Contributed by Ashley Baker, Research Assistant, ACS Green Chemistry Institute®
The list of companies joining the race towards sustainable rubber is growing. From startups to global chemical manufacturers, there’s a widespread push to develop high quality rubber that isn’t sourced from petroleum. Fluctuating oil prices, growing pressure to be sustainable, and virtually no domestic means of producing natural rubber are all fueling the search for a reliable, long-term solution.
Natural rubber and synthetic rubber each have their pros and cons. For example, most of the world’s natural rubber comes from Hevea brasiliensis plants, often called rubber trees, in Southeast Asia. This means there’s little to no geographic diversity in where natural rubber is sourced. On the other hand, natural rubber offers unequaled properties such as its ability to reinforce tires under the pressure of trucks and airplanes (Tullo). New technologies for producing rubber focus less on which type is “better” and more on how to make the production of durable rubber more sustainable, efficient and cost-effective.
Alternative plant sources of rubber are gaining traction, and a little desert shrub has garnered lot of press. On October 1st, the Bridgestone Corporation announced the first-ever tires made entirely from guayule-sourced rubber. The guayule plant is native to the southwestern United States and northwestern Mexico, and this renewable source is being grown commercially for its 5-10% natural rubber content (cis-1,4-polyisoprene) (Tullo). The ability to grow the plant in the U.S. is significant; it offers a uniquely local solution to natural rubber.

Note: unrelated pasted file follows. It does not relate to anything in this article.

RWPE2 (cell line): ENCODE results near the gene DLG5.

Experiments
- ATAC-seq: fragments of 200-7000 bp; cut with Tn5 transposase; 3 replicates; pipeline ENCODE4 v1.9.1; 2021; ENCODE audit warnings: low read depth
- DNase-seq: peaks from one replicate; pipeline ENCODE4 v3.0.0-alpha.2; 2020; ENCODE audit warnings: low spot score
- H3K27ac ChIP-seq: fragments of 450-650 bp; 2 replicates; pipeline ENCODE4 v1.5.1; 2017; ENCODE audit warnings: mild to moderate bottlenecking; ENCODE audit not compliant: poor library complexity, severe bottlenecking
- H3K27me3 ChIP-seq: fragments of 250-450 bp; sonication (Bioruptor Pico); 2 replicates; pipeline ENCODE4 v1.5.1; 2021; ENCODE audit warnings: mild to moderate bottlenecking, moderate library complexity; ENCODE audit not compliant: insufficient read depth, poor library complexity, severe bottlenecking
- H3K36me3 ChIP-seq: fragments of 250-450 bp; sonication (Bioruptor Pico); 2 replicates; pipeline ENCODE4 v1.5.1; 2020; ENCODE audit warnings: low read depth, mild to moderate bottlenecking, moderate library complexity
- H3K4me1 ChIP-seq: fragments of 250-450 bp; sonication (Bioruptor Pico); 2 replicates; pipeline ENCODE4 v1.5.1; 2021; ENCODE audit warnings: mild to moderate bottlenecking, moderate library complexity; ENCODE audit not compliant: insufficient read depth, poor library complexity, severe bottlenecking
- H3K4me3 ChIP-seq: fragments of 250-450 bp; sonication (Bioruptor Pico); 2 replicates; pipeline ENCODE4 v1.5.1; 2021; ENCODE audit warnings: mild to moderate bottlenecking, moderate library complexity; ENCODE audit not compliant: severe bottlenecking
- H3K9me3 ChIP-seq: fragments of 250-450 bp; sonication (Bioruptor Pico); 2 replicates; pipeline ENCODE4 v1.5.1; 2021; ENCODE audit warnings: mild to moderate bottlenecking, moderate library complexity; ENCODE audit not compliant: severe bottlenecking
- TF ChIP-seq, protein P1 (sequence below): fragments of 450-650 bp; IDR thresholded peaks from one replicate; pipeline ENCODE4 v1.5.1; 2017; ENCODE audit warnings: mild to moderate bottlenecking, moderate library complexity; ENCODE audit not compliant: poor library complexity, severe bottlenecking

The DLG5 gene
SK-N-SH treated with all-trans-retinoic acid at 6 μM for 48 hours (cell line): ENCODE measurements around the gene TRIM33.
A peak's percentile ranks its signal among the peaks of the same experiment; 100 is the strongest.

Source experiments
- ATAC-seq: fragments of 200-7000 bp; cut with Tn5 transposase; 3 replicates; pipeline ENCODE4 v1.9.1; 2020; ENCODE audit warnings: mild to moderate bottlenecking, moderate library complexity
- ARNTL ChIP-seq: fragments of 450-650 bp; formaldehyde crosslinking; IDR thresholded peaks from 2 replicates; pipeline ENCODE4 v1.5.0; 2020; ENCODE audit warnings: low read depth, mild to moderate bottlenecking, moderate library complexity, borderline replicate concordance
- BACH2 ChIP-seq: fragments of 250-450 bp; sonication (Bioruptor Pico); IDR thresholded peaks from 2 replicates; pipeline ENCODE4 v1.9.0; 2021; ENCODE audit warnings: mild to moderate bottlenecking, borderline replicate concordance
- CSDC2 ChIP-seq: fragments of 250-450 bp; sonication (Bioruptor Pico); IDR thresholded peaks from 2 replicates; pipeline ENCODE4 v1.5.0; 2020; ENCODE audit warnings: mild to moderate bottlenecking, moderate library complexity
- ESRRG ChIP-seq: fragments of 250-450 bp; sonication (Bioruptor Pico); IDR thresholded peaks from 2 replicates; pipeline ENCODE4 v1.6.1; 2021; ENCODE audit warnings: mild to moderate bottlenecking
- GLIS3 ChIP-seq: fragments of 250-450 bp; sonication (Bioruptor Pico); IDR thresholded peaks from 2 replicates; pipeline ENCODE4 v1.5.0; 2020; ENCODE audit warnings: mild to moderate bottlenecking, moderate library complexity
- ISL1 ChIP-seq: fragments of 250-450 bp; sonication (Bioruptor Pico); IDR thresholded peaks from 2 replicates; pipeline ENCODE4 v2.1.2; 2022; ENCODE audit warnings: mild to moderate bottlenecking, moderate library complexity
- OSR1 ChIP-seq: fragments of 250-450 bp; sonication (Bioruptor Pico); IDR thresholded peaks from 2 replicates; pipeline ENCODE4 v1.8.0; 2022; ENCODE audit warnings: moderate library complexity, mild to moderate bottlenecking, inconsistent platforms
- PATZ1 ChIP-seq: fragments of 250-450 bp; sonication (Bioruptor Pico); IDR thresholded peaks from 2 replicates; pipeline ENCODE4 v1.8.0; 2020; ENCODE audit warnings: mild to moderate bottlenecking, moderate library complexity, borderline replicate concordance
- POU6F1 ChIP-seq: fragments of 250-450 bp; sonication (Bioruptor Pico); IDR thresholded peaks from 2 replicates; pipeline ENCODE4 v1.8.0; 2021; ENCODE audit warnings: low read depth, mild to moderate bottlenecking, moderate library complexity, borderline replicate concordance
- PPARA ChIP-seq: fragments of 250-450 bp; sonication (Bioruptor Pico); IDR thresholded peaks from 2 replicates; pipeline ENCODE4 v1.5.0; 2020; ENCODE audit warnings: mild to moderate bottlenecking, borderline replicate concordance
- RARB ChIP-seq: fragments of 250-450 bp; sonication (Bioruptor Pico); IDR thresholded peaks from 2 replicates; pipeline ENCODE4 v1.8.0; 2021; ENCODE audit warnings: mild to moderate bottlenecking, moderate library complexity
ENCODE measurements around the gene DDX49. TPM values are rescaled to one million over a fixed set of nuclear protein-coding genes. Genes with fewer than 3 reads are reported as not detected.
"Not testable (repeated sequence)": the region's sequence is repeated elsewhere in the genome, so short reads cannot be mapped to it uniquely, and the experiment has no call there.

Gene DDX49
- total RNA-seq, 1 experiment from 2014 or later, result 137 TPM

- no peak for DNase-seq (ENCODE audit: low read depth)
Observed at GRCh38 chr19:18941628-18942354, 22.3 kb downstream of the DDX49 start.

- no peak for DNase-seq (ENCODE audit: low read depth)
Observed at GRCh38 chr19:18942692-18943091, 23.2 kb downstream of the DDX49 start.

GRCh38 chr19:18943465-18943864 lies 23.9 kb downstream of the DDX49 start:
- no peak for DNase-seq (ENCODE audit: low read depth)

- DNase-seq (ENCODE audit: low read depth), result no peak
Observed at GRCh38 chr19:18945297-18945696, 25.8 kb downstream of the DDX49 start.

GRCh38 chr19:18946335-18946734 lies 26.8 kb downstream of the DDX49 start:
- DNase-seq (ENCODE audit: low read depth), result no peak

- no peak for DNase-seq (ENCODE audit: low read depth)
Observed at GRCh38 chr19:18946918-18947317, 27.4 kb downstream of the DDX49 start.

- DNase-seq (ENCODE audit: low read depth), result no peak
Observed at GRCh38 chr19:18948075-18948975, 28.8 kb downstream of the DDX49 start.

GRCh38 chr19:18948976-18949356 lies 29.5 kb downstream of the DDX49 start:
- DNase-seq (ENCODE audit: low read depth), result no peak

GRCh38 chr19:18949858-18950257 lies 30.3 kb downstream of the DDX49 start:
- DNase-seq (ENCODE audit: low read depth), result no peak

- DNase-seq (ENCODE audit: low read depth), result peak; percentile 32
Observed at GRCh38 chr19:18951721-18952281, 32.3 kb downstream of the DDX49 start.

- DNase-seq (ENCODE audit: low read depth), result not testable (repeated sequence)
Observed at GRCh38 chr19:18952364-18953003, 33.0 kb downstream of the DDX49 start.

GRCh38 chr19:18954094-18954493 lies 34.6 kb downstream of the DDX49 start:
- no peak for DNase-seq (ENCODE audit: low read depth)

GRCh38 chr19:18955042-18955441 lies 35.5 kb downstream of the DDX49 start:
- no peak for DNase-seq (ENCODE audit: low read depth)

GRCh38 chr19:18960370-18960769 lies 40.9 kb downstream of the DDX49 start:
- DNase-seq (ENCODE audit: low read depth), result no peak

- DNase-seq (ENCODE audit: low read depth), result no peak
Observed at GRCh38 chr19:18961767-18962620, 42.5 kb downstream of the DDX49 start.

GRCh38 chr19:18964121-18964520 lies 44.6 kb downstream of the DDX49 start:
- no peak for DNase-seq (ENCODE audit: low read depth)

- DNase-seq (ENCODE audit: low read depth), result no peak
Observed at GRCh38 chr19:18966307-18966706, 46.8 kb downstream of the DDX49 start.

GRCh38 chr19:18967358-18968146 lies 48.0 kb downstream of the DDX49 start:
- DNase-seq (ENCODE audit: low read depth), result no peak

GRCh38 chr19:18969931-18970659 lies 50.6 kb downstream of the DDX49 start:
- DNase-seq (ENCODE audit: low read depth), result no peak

The percentage of latex in guayule is low; moreover, much of the plant, and therefore the resources that go into growing the plant, becomes waste. Yulex Corporation, a small company in Arizona, hopes to change that. Yulex has an extensive guayule breeding program and plant genomics research facility, projects enabled in part by a $6.9 million U.S. Department of Agriculture Grant (Fikes). Their hope is to use these tools and advancements in biotech to improve the plant’s rubber yield, making the harvesting process more efficient and cost-effective (Metz).
Guayule isn’t the only plant that’s being bred for rubber production. At the Fraunhofer-Gesellschaft, dandelions are being investigated for their natural latex output, but they aren’t expected to provide the world’s supply of rubber by themselves. Like hydroelectric, geothermal and other sources are combined to provide renewable energy, dandelions could play one part in sustainably meeting the world’s growing demand for rubber.
Even with a wider variety of natural sources, there is still a need for synthetic rubber which is used in a range of products from shoes to medical equipment. Perhaps the most exciting development in synthetic rubber is the role biosynthesis might play in its production. A partnership between LanzaTech, a biotech firm, and a global polymer and fiber producer, INVISTA, could drastically change how synthetic rubber is made.
Butadiene is a key intermediate in the production of synthetic rubber and nylon. Rather than sourcing it from petroleum, this collaboration focuses on an innovative alternative: biotechnology that converts industrial waste gases like carbon monoxide into valuable butadiene. INVISTA and LanzaTech plan to commercialize this biosynthetic route to butadiene early next year. Not only does this technology enable renewable intermediates to synthetic rubber, it also creates value from what would otherwise be waste.
As with any industry, it’s exciting to see companies innovating to be more sustainable. With new tools, facilities and emergent biotech to develop alternative materials and renewable sources, rubber manufacture – a seemingly unlikely field – seems headed toward a much greener future.
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